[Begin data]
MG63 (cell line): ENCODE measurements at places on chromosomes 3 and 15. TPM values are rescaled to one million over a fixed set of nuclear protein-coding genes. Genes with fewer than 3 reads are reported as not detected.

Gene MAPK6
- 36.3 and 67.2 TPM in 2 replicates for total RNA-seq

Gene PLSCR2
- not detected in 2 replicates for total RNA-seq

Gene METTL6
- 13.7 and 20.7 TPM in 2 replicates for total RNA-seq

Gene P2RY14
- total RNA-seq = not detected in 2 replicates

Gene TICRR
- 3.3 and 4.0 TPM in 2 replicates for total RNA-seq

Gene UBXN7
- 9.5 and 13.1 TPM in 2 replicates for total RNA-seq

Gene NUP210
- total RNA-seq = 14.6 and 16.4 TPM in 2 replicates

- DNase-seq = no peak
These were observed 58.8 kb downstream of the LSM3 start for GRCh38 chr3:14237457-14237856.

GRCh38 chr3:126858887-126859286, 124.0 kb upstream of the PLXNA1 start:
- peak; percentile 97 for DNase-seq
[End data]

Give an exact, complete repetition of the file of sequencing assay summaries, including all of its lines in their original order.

MG63 (cell line): ENCODE measurements at places on chromosomes 3 and 15. TPM values are rescaled to one million over a fixed set of nuclear protein-coding genes. Genes with fewer than 3 reads are reported as not detected.

Gene MAPK6
- 36.3 and 67.2 TPM in 2 replicates for total RNA-seq

Gene PLSCR2
- not detected in 2 replicates for total RNA-seq

Gene METTL6
- 13.7 and 20.7 TPM in 2 replicates for total RNA-seq

Gene P2RY14
- total RNA-seq = not detected in 2 replicates

Gene TICRR
- 3.3 and 4.0 TPM in 2 replicates for total RNA-seq

Gene UBXN7
- 9.5 and 13.1 TPM in 2 replicates for total RNA-seq

Gene NUP210
- total RNA-seq = 14.6 and 16.4 TPM in 2 replicates

- DNase-seq = no peak
These were observed 58.8 kb downstream of the LSM3 start for GRCh38 chr3:14237457-14237856.

GRCh38 chr3:126858887-126859286, 124.0 kb upstream of the PLXNA1 start:
- peak; percentile 97 for DNase-seq